Yingying Huang

Zhejiang University, Hang-hsien, Zhejiang Sheng, China

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Publications (2)3.84 Total impact

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    ABSTRACT: In this paper we focus our attention on RIXI, a member of the XIP type xylanase inhibitor proteins in rice. RIXI-overexpression transgenic lines were generated by expressing the RIXI gene under the control of auliflower mosaic virus 35S promoter. In comparison with the wild-type (WT) plants, the transgenic plants had significantly increased levels of RIXI and showed resistance to Magnaporthe oryzae. Transgenic plants also contained higher levels of H2O2 and had larger changes in catalase and superoxide dismutase activities than the WT plants. The results showed that the increase in RIXI expression was accompanied by the up-regulation of pathogenesis-related genes and genes related to the jasmonate signaling pathway. To clarify the expression pattern of RIXI, a ProRIXI: GUS vector was constructed and transgenic rice lines were obtained. GUS staining results suggested that the RIXI gene possessed distinctive, tissue-specific and grow stage-specific expression patterns in rice. This is the first report on the expression patterns of rice xylanase inhibitors and our results provide direct evidence, at the plant level, that xylanase inhibitors are involved in plant defense against fungal pathogens.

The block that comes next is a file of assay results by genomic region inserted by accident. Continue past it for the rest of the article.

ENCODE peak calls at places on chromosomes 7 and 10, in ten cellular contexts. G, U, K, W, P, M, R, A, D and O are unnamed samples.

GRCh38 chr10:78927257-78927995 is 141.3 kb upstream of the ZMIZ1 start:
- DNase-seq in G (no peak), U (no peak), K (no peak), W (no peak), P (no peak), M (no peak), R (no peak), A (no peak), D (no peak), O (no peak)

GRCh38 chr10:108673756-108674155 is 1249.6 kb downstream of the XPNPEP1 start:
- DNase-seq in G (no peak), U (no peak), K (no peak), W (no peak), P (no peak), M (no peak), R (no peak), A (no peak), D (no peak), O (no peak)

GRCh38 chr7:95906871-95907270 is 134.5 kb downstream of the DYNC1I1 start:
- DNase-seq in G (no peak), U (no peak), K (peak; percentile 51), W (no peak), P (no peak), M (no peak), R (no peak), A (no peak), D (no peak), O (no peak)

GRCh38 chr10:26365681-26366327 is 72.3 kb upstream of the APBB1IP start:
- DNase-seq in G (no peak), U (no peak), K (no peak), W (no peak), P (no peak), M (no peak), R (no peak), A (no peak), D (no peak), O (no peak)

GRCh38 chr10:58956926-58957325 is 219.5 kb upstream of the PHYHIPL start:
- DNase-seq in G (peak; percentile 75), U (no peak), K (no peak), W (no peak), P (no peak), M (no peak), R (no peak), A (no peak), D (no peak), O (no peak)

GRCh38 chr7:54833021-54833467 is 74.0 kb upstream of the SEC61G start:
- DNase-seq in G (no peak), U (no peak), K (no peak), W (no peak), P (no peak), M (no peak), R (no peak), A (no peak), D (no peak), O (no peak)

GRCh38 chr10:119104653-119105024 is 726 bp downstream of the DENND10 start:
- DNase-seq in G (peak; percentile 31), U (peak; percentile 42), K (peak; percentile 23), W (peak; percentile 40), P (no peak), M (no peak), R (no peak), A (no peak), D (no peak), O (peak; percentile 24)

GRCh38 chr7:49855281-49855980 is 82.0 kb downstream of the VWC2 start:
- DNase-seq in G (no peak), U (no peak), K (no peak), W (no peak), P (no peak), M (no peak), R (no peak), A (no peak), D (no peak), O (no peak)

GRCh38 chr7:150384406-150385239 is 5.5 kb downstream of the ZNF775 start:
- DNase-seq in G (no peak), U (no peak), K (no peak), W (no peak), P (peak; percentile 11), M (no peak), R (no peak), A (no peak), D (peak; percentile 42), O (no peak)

No preview · Article · Dec 2014 · Plant Cell Tissue and Organ Culture
  • Xiaoyan Weng · Yingying Huang · Chunxiao Hou · Dean Jiang
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    ABSTRACT: Background: Xylanases have attracted considerable interest in recent years owing to their various applications in industry and agriculture. The use of transgenic plants to produce xylanases is a less expensive alternative to biotechnological programmes. The aim of this study was to elucidate whether introducing a foreign xylanase gene ATX into rice had any adverse effect on plant growth and development. Results: A recombinant xylanase gene ATX was introduced into rice variety Zhonghua 11 through Agrobacterium-mediated transformation. The T₂ generation of transgenic rice was compared with the control (non-transgenic plants). Exogenous xylanase gene ATX was expressed in rice, and all examined transgenic lines exhibited xylanase activity. The transgenic lines (T₂, 'X1-3' and 'X2-5') appeared to grow and develop normally. There were no differences in net photosynthetic rate between transgenic rice lines ('X1-3' and 'X2-5') and wild type (WT) rice plants at the heading/flowering stage. Xylanases are key enzymes in the degradation of plant cell walls. Cell wall composition analysis showed that that there were no changes in cell wall polysaccharides in the root apex but some alterations in leaves in transgenic rice plants. The results also showed that the expression of exogenous xylanase gene ATX in rice would increase the expression of endogenous xylanase inhibitor gene RIXI, which could play a role in plant defence. Thus the stress resistance of transgenic rice plants might be improved. Conclusion: Exogenous xylanase gene ATX could be successfully expressed in rice, and the exogenous protein had no apparent harmful effects on growth and development in transgenic rice plants.
    No preview · Article · Jan 2013 · Journal of the Science of Food and Agriculture